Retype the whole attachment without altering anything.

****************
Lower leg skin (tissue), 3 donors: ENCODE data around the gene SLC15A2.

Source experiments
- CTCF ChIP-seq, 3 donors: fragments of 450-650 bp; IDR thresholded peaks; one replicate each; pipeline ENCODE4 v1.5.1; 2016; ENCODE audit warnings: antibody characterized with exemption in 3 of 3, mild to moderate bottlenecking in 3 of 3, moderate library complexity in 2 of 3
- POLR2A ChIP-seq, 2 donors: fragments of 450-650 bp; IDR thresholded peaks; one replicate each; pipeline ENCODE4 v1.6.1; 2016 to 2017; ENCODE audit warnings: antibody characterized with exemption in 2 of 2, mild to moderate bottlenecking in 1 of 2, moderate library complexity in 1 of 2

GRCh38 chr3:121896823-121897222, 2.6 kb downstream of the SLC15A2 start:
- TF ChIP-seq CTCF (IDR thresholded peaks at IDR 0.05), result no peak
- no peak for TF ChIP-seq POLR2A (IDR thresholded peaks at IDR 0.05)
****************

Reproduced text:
Lower leg skin (tissue), 3 donors: ENCODE data around the gene SLC15A2.

Source experiments
- CTCF ChIP-seq, 3 donors: fragments of 450-650 bp; IDR thresholded peaks; one replicate each; pipeline ENCODE4 v1.5.1; 2016; ENCODE audit warnings: antibody characterized with exemption in 3 of 3, mild to moderate bottlenecking in 3 of 3, moderate library complexity in 2 of 3
- POLR2A ChIP-seq, 2 donors: fragments of 450-650 bp; IDR thresholded peaks; one replicate each; pipeline ENCODE4 v1.6.1; 2016 to 2017; ENCODE audit warnings: antibody characterized with exemption in 2 of 2, mild to moderate bottlenecking in 1 of 2, moderate library complexity in 1 of 2

GRCh38 chr3:121896823-121897222, 2.6 kb downstream of the SLC15A2 start:
- TF ChIP-seq CTCF (IDR thresholded peaks at IDR 0.05), result no peak
- no peak for TF ChIP-seq POLR2A (IDR thresholded peaks at IDR 0.05)